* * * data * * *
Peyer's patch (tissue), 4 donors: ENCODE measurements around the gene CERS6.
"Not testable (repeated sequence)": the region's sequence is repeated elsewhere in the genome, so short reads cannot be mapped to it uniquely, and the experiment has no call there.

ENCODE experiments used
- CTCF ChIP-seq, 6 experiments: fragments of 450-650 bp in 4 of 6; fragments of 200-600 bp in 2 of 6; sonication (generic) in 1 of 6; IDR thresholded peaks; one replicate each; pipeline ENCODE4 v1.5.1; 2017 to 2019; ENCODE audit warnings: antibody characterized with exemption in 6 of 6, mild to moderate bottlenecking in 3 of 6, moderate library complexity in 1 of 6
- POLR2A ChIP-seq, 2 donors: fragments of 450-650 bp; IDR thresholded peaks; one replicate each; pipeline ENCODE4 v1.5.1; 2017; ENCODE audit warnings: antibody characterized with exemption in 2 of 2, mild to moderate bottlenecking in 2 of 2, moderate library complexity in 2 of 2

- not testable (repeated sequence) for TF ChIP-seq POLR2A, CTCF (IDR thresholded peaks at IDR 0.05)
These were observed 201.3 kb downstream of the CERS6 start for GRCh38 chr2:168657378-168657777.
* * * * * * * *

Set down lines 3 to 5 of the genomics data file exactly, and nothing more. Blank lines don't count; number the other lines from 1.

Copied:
ENCODE experiments used
- CTCF ChIP-seq, 6 experiments: fragments of 450-650 bp in 4 of 6; fragments of 200-600 bp in 2 of 6; sonication (generic) in 1 of 6; IDR thresholded peaks; one replicate each; pipeline ENCODE4 v1.5.1; 2017 to 2019; ENCODE audit warnings: antibody characterized with exemption in 6 of 6, mild to moderate bottlenecking in 3 of 6, moderate library complexity in 1 of 6
- POLR2A ChIP-seq, 2 donors: fragments of 450-650 bp; IDR thresholded peaks; one replicate each; pipeline ENCODE4 v1.5.1; 2017; ENCODE audit warnings: antibody characterized with exemption in 2 of 2, mild to moderate bottlenecking in 2 of 2, moderate library complexity in 2 of 2